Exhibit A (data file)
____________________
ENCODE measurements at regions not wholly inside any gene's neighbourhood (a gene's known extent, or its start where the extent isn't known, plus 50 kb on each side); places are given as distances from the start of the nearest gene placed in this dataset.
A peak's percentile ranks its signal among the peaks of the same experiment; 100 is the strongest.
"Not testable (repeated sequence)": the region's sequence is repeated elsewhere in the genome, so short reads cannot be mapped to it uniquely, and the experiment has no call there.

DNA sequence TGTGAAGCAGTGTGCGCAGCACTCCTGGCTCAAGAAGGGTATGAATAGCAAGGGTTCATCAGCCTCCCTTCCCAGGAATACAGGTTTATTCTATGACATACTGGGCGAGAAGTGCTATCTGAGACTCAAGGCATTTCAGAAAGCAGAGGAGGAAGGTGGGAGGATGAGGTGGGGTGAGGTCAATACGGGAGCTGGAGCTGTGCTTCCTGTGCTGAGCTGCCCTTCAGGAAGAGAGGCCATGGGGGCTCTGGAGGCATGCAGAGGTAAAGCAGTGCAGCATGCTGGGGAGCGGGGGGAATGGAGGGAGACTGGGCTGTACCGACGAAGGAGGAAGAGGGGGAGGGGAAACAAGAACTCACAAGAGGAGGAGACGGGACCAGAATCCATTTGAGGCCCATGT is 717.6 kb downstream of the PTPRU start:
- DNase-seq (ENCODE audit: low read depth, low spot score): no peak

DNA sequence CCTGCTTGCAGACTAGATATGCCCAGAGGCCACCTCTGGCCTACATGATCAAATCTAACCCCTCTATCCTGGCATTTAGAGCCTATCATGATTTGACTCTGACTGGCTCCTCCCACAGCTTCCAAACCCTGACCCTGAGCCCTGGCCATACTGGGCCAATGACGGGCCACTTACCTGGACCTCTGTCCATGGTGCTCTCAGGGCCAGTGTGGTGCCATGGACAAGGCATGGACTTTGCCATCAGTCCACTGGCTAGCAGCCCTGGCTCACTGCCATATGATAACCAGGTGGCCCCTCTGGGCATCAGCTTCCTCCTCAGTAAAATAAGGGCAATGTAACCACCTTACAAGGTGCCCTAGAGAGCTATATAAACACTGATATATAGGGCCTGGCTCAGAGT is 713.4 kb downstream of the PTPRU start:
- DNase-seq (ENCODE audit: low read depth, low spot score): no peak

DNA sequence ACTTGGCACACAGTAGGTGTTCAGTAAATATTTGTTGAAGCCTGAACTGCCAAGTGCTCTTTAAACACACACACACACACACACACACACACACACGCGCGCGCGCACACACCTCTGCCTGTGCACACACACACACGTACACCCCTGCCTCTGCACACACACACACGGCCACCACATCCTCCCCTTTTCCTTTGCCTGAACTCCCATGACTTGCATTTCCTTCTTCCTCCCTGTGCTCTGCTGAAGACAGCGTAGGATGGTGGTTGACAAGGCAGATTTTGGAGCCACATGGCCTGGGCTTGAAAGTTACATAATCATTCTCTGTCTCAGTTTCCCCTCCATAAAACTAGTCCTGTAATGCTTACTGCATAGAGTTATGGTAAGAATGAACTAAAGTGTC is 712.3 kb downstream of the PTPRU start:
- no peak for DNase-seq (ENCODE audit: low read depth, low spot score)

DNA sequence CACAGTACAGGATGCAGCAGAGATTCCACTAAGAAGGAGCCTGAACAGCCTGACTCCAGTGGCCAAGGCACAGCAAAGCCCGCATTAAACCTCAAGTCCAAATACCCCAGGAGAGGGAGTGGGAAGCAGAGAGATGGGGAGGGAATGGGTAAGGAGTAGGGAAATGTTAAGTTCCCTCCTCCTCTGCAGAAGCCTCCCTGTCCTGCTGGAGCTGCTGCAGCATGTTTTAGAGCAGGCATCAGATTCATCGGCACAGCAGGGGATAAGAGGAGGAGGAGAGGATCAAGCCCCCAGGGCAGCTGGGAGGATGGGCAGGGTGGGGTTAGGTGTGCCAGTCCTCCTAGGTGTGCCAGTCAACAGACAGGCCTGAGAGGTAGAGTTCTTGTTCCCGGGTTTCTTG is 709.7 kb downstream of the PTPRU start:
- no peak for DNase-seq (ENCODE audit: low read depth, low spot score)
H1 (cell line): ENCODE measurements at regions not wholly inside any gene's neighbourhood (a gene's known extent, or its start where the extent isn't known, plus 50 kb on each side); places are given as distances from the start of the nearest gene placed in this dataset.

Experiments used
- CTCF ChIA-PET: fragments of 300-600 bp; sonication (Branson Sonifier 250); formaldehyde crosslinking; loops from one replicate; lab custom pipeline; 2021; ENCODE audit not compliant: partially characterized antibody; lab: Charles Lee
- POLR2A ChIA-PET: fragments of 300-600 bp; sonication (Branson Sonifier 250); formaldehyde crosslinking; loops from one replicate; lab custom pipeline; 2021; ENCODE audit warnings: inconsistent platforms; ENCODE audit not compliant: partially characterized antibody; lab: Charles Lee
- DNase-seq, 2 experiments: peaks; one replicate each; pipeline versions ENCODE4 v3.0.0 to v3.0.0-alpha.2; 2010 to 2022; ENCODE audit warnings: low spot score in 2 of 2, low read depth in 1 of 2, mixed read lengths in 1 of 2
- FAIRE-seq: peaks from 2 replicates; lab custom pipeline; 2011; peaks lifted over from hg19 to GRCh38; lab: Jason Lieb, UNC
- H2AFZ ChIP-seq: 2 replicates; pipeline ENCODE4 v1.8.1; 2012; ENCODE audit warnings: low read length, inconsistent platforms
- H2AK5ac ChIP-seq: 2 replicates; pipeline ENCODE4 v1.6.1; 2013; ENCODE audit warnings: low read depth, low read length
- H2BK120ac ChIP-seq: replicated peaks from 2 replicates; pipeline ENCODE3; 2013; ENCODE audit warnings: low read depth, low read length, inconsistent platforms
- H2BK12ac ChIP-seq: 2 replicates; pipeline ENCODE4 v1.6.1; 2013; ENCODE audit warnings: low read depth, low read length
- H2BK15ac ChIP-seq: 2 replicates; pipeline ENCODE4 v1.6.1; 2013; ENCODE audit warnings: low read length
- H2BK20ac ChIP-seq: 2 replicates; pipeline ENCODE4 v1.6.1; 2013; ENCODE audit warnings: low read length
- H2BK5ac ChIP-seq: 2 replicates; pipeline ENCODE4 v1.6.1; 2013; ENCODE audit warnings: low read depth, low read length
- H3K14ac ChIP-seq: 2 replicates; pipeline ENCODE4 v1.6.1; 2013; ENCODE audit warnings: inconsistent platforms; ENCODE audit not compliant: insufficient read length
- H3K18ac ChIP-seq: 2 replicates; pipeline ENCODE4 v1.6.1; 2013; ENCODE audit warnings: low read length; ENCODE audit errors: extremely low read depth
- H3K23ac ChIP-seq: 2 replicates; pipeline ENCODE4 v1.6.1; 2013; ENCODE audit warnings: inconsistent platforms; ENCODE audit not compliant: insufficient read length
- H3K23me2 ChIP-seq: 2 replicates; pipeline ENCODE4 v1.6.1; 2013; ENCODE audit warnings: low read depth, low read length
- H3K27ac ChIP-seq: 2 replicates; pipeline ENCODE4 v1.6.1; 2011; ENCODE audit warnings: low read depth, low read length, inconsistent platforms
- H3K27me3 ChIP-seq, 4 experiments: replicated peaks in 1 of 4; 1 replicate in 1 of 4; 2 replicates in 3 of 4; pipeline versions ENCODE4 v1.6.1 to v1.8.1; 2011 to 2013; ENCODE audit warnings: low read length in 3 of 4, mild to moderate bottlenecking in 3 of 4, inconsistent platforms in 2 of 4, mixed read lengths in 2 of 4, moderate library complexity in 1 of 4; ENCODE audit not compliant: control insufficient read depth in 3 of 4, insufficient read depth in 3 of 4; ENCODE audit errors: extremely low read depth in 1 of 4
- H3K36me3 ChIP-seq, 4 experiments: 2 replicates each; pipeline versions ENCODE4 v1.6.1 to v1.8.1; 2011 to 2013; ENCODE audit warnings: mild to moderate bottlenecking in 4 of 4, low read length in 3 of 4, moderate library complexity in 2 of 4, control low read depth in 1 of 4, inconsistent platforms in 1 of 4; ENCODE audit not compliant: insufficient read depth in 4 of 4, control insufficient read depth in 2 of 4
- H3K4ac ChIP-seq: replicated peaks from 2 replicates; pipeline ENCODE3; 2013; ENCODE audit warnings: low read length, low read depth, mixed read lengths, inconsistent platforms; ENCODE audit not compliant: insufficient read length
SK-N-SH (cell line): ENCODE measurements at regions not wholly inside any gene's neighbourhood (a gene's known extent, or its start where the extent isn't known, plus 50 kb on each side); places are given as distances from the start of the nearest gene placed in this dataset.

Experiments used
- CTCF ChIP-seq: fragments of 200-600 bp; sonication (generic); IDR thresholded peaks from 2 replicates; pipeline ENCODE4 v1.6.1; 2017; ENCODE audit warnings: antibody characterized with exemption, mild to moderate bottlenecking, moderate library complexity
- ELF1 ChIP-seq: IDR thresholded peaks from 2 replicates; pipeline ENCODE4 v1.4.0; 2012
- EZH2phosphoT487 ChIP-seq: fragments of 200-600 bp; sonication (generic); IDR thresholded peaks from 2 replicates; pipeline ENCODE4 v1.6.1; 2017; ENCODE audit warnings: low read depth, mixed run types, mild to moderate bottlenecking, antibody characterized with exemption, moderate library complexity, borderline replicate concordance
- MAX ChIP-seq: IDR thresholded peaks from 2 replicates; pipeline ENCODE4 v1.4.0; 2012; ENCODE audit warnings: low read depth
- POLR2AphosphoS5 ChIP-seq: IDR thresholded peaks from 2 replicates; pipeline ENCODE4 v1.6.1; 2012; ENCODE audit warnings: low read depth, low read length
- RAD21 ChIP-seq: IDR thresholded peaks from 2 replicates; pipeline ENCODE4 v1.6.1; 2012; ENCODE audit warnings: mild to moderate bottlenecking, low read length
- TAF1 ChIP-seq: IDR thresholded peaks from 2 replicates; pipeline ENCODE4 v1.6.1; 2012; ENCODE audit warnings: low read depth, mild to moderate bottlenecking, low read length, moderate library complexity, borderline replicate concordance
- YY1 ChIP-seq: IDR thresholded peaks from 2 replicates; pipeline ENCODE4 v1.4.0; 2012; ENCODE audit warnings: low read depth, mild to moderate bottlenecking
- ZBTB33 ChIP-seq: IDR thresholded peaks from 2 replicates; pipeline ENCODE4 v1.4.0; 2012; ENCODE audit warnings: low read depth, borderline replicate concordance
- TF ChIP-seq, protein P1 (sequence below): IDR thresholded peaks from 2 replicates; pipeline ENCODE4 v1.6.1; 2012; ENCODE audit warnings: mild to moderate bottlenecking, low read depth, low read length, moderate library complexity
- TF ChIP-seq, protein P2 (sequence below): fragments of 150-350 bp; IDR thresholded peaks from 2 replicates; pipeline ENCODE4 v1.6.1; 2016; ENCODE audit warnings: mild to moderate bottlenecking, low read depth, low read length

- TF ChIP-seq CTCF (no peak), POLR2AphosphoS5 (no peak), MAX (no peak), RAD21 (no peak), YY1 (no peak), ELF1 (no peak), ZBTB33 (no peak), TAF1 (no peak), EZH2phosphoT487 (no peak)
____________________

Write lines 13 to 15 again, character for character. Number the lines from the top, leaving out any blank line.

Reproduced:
Experiments used
- CTCF ChIA-PET: fragments of 300-600 bp; sonication (Branson Sonifier 250); formaldehyde crosslinking; loops from one replicate; lab custom pipeline; 2021; ENCODE audit not compliant: partially characterized antibody; lab: Charles Lee
- POLR2A ChIA-PET: fragments of 300-600 bp; sonication (Branson Sonifier 250); formaldehyde crosslinking; loops from one replicate; lab custom pipeline; 2021; ENCODE audit warnings: inconsistent platforms; ENCODE audit not compliant: partially characterized antibody; lab: Charles Lee